Following the GOP’s defeat in the 2012 elections, which was attributed in part to the loss of the Latino electorate, Republicans have moved towards support for immigration reform. But still, not all in the party accept the notion of a path to legalization for undocumented workers. Pro-immigration advocates expressed optimism regarding the chances of reform legislation passing in the Senate. But a House version has yet to be introduced, and the battle there could be tougher. The White House has indicated that it would like to see the reform approved this summer.
For the Jewish community, immigration reform has always been an easy sell. Driven by a collective memory of earlier generations reaching America’s shores at the turn of the 20th century, the organized Jewish community has for years maintained a strong sentiment favoring welcoming immigration policy. For the current debate, Jewish groups formed the We Were Strangers Too coalition, comprising national Jewish organizations as well as local groups and synagogue denominations.
While all members of the coalition support the call for reform, some are pushing for specific amendments and provisions reflecting their Jewish interests and values. HIAS has asked lawmakers to permanently designate Iranian religious minorities, including Jews, as eligible for refugee resettlement in the United States, thus easing their processing overseas. Currently there are an estimated 700 Iranian Jews waiting to immigrate to America. The Reform movement would like to see the bill “improve family reunification procedures to include siblings, adult children and spouses of all genders.” And Bend the Arc, a progressive Jewish organization, is advocating equal rights for same-sex couples undergoing immigration procedures.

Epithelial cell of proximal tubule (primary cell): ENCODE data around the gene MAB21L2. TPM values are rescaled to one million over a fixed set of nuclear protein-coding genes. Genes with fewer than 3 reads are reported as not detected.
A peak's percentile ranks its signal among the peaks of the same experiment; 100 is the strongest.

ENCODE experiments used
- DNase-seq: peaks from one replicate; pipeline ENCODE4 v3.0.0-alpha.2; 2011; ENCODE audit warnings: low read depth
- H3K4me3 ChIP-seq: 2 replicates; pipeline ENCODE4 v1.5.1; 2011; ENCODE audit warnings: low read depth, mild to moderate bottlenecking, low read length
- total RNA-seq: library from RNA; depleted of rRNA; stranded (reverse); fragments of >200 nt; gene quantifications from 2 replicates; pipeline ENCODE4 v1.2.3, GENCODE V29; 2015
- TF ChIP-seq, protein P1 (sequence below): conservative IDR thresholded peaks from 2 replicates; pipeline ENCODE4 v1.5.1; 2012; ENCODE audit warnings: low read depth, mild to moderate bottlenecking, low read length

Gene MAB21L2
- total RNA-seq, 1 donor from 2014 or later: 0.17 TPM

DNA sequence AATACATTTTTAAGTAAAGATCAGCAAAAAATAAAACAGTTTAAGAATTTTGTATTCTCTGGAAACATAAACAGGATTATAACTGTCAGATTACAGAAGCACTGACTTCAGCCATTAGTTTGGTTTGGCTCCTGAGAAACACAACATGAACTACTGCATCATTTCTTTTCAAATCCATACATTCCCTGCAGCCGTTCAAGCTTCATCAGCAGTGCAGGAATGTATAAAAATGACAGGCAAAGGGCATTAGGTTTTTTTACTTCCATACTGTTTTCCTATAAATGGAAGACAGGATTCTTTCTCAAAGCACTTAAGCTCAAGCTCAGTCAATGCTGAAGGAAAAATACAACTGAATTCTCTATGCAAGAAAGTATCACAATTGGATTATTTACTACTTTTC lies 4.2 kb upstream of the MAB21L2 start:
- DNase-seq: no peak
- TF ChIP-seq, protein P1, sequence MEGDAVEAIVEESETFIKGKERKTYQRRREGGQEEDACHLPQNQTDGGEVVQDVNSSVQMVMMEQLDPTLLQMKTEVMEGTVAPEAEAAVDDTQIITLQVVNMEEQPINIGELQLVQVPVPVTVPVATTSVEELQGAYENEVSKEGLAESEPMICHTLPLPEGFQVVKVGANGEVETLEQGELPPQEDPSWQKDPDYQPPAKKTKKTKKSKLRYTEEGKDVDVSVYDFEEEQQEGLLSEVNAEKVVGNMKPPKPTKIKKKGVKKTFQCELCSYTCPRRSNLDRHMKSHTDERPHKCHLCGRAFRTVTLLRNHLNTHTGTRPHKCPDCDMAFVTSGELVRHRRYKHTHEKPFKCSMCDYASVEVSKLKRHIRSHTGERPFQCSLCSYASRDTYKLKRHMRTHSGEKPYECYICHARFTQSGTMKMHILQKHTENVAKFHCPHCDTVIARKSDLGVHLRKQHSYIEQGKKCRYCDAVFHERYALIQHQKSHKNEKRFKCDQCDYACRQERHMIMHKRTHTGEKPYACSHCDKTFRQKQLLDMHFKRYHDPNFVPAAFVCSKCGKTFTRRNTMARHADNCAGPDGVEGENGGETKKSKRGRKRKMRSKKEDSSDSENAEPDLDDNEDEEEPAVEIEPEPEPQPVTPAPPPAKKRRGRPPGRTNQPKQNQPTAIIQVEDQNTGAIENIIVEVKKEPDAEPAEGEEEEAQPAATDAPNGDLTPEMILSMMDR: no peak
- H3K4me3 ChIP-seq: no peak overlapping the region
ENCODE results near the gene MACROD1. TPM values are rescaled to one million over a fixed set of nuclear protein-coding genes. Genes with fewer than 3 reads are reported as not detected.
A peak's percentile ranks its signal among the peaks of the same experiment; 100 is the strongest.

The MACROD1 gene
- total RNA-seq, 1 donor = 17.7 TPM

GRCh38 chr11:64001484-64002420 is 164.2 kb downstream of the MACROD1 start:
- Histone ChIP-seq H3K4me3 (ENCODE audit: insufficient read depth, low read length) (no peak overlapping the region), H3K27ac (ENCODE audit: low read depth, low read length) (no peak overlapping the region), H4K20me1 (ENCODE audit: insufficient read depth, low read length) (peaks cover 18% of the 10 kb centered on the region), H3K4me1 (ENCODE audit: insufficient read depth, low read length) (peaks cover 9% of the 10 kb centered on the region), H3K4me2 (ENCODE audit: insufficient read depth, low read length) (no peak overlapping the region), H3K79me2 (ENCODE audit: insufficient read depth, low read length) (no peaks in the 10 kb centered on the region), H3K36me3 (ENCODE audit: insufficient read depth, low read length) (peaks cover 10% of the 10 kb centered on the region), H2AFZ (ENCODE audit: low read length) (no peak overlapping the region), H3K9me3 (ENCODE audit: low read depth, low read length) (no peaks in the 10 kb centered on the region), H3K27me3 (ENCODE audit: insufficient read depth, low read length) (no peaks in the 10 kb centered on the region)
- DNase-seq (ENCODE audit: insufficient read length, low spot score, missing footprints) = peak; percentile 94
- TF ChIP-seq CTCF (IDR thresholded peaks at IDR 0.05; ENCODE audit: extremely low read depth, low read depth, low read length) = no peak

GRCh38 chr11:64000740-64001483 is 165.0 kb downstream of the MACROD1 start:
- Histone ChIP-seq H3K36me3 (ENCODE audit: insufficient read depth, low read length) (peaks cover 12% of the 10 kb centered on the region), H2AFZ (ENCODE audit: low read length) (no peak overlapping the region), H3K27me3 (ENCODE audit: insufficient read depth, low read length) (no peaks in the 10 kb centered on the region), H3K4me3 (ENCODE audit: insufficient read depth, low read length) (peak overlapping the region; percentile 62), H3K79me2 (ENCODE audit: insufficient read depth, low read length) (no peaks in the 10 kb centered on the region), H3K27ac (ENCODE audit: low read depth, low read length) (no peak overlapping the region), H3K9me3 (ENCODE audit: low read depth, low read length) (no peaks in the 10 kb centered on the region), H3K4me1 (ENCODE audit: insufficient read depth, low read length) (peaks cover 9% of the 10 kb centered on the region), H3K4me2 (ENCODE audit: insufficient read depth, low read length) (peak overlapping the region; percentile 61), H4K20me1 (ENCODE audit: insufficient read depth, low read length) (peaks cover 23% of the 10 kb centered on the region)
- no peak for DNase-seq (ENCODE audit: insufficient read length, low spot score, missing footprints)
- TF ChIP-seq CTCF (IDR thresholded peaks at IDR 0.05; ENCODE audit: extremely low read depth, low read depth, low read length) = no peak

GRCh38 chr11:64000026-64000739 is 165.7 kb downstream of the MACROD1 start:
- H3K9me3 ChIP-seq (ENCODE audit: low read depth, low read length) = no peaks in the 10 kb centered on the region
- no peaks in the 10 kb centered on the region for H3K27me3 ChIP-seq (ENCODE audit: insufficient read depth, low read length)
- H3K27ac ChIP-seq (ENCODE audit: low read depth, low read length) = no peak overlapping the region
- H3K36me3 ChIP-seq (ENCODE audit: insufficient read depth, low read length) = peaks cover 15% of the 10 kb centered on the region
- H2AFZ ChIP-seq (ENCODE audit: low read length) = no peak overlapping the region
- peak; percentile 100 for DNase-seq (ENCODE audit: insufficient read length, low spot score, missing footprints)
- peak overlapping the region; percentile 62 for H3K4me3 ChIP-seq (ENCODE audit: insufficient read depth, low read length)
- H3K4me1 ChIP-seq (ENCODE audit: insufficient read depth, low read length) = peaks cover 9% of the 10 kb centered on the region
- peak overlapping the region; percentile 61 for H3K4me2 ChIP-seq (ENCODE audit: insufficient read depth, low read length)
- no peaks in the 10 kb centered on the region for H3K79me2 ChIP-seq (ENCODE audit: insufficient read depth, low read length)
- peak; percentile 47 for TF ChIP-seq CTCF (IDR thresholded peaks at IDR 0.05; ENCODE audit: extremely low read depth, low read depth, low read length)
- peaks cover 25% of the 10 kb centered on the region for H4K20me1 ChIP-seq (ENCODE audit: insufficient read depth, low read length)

Public opinion polls show strong support among rank-and-file members of the Jewish community for a more open immigration policy, although this sentiment is not as strong among older and Republican Jews. A 2009 poll, however, also showed significant concern among American Jews over inadequate enforcement of immigration laws.
Critics of immigration reform feel that the Boston events could potentially chip away at Jewish support for the move by making the connection between a lenient immigration policy and an increase in the threat of terrorism.
“The Boston terror attacks will have a very substantial bearing on the issue and will increase public apprehension toward amnesty,” said Stephen Steinlight, senior policy analyst at the Center for Immigration Studies, a think tank opposed to immigration reform.
Steinlight, who formerly served as the American Jewish Committee’s director of national affairs, argued that the Boston Marathon attack made people understand how inept the federal government is at screening for terrorists. “This should be a serious concern for the Jewish community,” he said. “It is critical that America remains a safe place for Jews.”
Hetfield reached an opposite conclusion. He believes that only a process of legalization for those already in the country illegally will put an end to an existent “underground” made up of millions of immigrants who fear any contact with authorities. Such a process, he said, would help the government in identifying extreme elements who have entered, or might seek to enter, America.